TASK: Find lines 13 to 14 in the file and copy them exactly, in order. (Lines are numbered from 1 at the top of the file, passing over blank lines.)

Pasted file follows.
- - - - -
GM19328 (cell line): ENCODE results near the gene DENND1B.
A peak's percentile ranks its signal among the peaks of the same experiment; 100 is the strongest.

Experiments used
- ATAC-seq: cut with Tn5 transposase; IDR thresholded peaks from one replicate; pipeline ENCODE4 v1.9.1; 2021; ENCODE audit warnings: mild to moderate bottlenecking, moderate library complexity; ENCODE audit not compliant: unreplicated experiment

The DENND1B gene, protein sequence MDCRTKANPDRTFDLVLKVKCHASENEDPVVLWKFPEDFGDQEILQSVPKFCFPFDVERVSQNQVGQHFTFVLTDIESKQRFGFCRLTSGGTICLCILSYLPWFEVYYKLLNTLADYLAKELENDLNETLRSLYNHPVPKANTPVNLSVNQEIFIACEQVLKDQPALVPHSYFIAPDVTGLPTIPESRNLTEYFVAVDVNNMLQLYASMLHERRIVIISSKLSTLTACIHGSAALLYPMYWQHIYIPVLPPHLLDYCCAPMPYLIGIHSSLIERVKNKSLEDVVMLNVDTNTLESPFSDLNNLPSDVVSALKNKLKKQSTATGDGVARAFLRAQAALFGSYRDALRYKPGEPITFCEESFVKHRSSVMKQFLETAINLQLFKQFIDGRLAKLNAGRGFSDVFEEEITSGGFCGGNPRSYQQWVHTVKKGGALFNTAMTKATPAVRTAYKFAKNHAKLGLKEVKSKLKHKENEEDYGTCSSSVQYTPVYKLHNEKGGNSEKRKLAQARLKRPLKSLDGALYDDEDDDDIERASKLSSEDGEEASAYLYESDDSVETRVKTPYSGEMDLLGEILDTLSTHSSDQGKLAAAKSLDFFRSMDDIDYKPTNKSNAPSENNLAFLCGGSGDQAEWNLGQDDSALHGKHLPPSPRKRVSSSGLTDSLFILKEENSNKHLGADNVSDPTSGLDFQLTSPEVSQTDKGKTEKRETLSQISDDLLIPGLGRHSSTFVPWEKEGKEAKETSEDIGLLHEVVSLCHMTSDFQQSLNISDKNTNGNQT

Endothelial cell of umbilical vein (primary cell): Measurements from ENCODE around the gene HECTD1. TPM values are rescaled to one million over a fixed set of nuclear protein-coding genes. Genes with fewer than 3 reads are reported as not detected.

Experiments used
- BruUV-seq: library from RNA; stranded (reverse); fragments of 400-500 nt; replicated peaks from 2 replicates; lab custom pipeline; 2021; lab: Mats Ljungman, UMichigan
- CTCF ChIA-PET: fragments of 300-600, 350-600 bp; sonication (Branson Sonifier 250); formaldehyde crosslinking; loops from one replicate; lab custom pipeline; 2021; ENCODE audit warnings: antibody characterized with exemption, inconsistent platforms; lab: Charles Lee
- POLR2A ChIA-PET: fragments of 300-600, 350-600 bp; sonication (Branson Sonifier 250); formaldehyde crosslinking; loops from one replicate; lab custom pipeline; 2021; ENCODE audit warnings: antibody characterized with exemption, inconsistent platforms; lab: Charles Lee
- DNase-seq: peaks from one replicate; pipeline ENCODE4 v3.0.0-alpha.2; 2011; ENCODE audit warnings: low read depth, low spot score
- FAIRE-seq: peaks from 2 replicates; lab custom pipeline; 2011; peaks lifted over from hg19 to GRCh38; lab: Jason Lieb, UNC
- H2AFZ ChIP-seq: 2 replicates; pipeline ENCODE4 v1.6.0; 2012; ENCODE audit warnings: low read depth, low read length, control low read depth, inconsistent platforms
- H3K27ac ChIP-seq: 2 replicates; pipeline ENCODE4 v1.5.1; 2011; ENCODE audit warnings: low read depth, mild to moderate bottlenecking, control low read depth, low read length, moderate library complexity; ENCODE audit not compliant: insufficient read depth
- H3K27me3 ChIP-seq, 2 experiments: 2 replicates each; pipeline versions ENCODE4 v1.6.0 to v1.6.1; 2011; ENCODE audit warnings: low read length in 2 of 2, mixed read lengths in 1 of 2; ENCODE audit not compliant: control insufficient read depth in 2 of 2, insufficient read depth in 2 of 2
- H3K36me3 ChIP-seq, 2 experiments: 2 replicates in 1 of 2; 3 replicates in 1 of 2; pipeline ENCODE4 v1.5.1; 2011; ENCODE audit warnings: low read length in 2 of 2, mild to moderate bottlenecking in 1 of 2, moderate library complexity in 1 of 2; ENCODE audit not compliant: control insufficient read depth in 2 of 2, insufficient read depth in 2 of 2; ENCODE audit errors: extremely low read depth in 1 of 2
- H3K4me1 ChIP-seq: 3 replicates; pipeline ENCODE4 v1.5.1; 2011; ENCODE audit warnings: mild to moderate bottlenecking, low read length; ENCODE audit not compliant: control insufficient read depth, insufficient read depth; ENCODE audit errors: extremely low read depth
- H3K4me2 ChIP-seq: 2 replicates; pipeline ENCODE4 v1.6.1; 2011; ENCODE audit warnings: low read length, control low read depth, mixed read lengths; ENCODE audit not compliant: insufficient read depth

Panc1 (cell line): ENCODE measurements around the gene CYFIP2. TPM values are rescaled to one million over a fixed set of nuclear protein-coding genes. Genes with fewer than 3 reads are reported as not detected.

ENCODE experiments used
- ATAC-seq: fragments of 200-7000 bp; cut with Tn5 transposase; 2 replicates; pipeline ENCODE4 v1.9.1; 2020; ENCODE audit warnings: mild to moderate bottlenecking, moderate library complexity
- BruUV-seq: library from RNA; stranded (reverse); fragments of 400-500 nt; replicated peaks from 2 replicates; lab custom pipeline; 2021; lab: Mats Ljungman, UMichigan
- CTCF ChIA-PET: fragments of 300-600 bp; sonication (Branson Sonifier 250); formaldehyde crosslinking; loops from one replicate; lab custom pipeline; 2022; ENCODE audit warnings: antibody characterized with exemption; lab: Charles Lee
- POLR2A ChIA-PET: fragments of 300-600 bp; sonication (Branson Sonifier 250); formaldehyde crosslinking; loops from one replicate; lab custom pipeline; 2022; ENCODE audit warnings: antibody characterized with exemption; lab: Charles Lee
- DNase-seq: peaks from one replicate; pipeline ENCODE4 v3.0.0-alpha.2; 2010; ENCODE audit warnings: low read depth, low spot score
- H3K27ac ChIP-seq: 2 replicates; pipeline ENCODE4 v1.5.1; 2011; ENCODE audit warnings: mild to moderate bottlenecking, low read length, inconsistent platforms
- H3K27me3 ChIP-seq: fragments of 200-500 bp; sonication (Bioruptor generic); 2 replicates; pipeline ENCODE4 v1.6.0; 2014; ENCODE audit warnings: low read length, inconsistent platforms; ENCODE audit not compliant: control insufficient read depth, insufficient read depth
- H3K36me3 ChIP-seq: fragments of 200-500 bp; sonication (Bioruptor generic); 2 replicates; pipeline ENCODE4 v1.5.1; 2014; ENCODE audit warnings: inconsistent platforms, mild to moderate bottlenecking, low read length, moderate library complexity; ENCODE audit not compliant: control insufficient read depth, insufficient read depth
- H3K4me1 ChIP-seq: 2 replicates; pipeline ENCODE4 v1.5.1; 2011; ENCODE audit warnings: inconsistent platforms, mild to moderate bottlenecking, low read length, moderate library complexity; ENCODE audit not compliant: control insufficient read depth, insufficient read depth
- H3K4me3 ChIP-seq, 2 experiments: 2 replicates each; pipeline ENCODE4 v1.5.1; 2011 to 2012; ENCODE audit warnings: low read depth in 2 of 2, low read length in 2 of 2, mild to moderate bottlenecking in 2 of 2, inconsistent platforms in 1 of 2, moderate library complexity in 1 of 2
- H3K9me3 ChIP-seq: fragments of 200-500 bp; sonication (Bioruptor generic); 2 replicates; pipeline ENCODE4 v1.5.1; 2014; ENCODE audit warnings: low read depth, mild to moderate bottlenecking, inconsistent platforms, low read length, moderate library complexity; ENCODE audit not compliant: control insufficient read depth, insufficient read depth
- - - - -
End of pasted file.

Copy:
- H2AFZ ChIP-seq: 2 replicates; pipeline ENCODE4 v1.6.0; 2012; ENCODE audit warnings: low read depth, low read length, control low read depth, inconsistent platforms
- H3K27ac ChIP-seq: 2 replicates; pipeline ENCODE4 v1.5.1; 2011; ENCODE audit warnings: low read depth, mild to moderate bottlenecking, control low read depth, low read length, moderate library complexity; ENCODE audit not compliant: insufficient read depth